Gold is down 11% so far in 2021; time to exit Muthoot Fin, Manappuram Fin?

Gold futures were trading at Rs 44,849 per 10 grams on the MCX on Thursday, having fallen nearly 11 per cent so far in CY21 | Photo: Shutterstock
Shares of gold financing firms, Muthoot Finance and Manappuram Finance, have traded largely in-line with the benchmark S&P BSE Sensex so far in the calendar year 2021 amid correction in gold prices owing to improving US treasury yields, backed by swift economic recovery. 

 
And while gold experts remain bullish on the yellow metal, analysts tracking the two non-bank finance companies (NBFCs) believe near-term headwinds continue to dampen outlook for the stocks.

 
So far in CY21, shares of Muthoot Finance have advanced 9 per cent on the BSE while those of Manappuram Finance have gained around 6 per cent. In comparison, the headline S&P BSE Sensex is up 7.7 per cent till March 3, ACE Equity data show. 

Over the past six months, however, the stocks underperformed the Sensex by gaining 14 per cent (Manappuram Finance) and 16 per cent (Muthoot Finance) on the BSE relative to a 32 per cent rally in the frontline index.

 
Gold prices hold the key

 
Gold futures were trading at Rs 44,849 per 10 grams on the MCX on Thursday, having fallen nearly 11 per cent so far in CY21. Besides, prices have corrected by more than Rs 10,000 per gram from all-time high of Rs 56,200 made in August 2020 as elevated US Treasury yields raised opportunity cost for holding it compared to bonds.

 
Moreover, projection of positive global growth coupled with improving economic conditions, following the roll-out of coronavirus vaccine, further dampened the safe-haven’s appeal.  

 
“In the short-term, there is expectation that the gold prices may fall to Rs 40,000 levels. Moreover, the margin of safety for gold loans is also decently low nowadays. With gold prices already 20 per cent off highs, and short-term weakness persisting, these NBFCs may have to ask for more collateral or margins which may not come through,” says Ambareesh Baliga, an independent market analyst. 

A substantial correction in gold prices may result in lending institutions asking customers to pledge more gold because when gold prices fall, the loan-to-value (LTV) ratio goes up. To bring it to the required level, the lender may ask the borrower to provide additional collateral. 

 
Dr. Joseph Thomas, Head of Research at Emkay Wealth Management also expects gold prices to test lower levels in the coming months in the absence of central bank-purchases of a critical quantity. 

“In addition to this, interest rates are set to rise gradually. The bond yields in many of the developed markets have started rising, and the US 10 Year treasury yield is at 1.45 per cent already. This rise in bond yields reflects the higher inflationary expectations, and also the likelihood of gradual normalization of the liquidity conditions as economic recovery is under way,” he cautions.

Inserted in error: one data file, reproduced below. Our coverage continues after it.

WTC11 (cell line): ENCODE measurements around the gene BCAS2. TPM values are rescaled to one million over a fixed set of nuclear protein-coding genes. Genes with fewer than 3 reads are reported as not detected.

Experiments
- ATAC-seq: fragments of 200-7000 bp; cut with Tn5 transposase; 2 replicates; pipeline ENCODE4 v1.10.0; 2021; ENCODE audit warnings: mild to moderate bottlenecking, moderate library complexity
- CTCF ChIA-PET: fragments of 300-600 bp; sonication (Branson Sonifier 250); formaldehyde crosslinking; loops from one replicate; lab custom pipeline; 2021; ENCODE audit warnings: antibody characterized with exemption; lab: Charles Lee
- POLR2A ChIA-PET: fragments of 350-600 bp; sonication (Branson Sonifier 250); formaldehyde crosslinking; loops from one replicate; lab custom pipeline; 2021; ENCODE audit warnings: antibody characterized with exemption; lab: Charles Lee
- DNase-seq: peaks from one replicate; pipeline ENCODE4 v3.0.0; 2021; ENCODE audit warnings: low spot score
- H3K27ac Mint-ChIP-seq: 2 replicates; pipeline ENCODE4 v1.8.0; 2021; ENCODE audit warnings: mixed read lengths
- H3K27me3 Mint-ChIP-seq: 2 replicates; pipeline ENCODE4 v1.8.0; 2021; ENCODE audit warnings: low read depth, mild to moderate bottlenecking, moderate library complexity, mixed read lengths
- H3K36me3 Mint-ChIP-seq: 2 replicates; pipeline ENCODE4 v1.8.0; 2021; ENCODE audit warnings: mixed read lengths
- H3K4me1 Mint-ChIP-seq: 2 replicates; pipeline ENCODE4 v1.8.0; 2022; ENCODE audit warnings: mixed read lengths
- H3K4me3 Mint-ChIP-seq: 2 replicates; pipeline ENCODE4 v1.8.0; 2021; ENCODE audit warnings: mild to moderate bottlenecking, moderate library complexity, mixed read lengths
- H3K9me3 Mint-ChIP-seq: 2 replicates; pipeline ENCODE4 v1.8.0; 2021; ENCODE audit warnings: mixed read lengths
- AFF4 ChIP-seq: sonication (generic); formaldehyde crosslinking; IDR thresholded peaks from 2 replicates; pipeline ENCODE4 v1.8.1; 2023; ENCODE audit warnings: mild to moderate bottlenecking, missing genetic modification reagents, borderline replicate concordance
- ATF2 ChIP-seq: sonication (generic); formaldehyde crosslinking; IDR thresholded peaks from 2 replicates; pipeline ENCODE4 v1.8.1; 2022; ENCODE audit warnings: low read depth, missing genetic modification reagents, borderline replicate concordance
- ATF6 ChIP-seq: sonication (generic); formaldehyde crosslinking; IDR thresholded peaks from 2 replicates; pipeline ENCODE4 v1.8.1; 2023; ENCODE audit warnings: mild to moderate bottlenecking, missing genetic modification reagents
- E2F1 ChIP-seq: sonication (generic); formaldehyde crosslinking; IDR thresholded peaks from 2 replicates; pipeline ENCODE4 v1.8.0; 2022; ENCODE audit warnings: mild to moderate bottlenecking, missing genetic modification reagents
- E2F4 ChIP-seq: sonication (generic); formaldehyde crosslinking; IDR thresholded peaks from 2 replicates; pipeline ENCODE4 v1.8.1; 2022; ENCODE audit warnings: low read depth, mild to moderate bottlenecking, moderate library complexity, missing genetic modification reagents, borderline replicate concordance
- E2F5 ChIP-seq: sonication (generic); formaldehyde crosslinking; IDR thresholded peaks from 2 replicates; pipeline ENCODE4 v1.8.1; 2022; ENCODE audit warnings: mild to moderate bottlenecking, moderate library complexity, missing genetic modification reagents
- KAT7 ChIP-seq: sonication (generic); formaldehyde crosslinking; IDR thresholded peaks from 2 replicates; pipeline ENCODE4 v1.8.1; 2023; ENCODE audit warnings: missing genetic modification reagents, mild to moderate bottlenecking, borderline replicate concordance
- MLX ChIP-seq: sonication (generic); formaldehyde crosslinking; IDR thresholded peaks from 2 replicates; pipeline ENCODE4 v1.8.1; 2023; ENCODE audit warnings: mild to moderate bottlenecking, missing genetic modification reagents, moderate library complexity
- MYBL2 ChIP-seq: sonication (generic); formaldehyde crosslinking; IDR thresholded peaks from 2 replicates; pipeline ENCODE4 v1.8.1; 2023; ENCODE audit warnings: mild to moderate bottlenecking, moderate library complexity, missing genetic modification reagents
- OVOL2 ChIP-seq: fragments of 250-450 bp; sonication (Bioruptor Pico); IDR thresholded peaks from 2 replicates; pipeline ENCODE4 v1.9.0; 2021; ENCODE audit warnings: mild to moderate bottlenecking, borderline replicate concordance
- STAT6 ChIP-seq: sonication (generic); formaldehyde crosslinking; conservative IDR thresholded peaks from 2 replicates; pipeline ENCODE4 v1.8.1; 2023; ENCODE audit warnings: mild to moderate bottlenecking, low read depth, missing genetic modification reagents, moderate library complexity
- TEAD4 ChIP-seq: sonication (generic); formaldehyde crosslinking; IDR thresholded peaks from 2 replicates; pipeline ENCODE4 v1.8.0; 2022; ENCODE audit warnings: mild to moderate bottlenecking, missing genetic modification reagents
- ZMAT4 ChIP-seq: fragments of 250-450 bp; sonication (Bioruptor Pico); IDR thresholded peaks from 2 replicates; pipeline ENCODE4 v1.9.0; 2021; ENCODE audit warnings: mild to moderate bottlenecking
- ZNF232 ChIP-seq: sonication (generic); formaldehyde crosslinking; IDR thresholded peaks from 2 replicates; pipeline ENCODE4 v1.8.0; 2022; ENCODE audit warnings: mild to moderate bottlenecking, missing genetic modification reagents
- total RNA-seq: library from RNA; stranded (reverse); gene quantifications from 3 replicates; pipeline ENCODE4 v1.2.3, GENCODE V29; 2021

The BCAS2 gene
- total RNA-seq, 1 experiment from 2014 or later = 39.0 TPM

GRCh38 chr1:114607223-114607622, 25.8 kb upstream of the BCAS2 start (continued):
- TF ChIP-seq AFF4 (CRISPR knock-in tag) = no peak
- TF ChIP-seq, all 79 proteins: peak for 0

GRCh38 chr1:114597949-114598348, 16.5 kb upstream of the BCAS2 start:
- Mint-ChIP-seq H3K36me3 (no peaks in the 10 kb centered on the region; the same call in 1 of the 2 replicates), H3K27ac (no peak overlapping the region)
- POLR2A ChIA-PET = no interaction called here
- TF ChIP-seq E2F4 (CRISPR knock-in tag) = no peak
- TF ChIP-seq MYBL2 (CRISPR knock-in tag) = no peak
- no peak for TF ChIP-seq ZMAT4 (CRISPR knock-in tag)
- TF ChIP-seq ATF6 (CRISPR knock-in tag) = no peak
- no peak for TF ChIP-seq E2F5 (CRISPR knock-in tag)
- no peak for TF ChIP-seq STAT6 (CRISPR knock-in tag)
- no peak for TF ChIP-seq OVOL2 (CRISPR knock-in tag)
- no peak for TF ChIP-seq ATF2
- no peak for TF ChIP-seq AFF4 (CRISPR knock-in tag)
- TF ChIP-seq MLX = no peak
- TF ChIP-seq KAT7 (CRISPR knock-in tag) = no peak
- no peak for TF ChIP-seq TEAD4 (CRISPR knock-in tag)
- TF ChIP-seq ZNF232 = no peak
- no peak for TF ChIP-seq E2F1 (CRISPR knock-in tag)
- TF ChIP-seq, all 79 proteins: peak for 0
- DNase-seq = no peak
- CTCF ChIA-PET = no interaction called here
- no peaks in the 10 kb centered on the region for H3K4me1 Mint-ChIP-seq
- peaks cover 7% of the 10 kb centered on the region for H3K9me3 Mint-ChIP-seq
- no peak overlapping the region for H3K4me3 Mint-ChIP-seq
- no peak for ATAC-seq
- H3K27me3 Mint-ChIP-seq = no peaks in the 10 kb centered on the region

Investment strategy

 
Along with Baliga, G Chokkalingam, founder and chief investment officer at Equinomics Research suggests investors to book-profit in Muthoot Finance and Manappuram Finance as near-term gold outlook remains weak given inflationary concerns and rising commodity prices.

Thomas of Emkay Wealth, however, opines that any hit on these NBFCs’ business could be cushioned by gradual pick up in overall economic activity.

 
“Since a robust economic recovery is gradually taking place the business of these entities may show an uptick, because many of those entities focus quite a bit on retail business and smaller loans, and also do a large volume of their business in smaller cities and towns,” he says. 

 
Sunil Kumar Katke, Head - Commodity and Currency at Axis Securities suggests investors to hold the stocks as expectations that the central banks, globally, will retain accommodative stance may take the prices of the yellow metal to Rs 50,000 over the next six to eight months.

 
Mohit Agarwal, commodity and currency analyst at ICICI Securities, meanwhile, sees strong support for MCX Gold prices at around Rs 45,000 level on an immediate basis. 

"We still remain bullish on gold considering the unprecedented government stimulus, bloated Central bank balance sheets, and burgeoning sovereign debt. This is tantamount to debasement of currencies like the greenback. A structural decline in the US dollar against the basket of currencies will also underpin the value of an alternative currency like gold," says Hitesh Jain, lead analyst - Institutional Equities at YES Securities.


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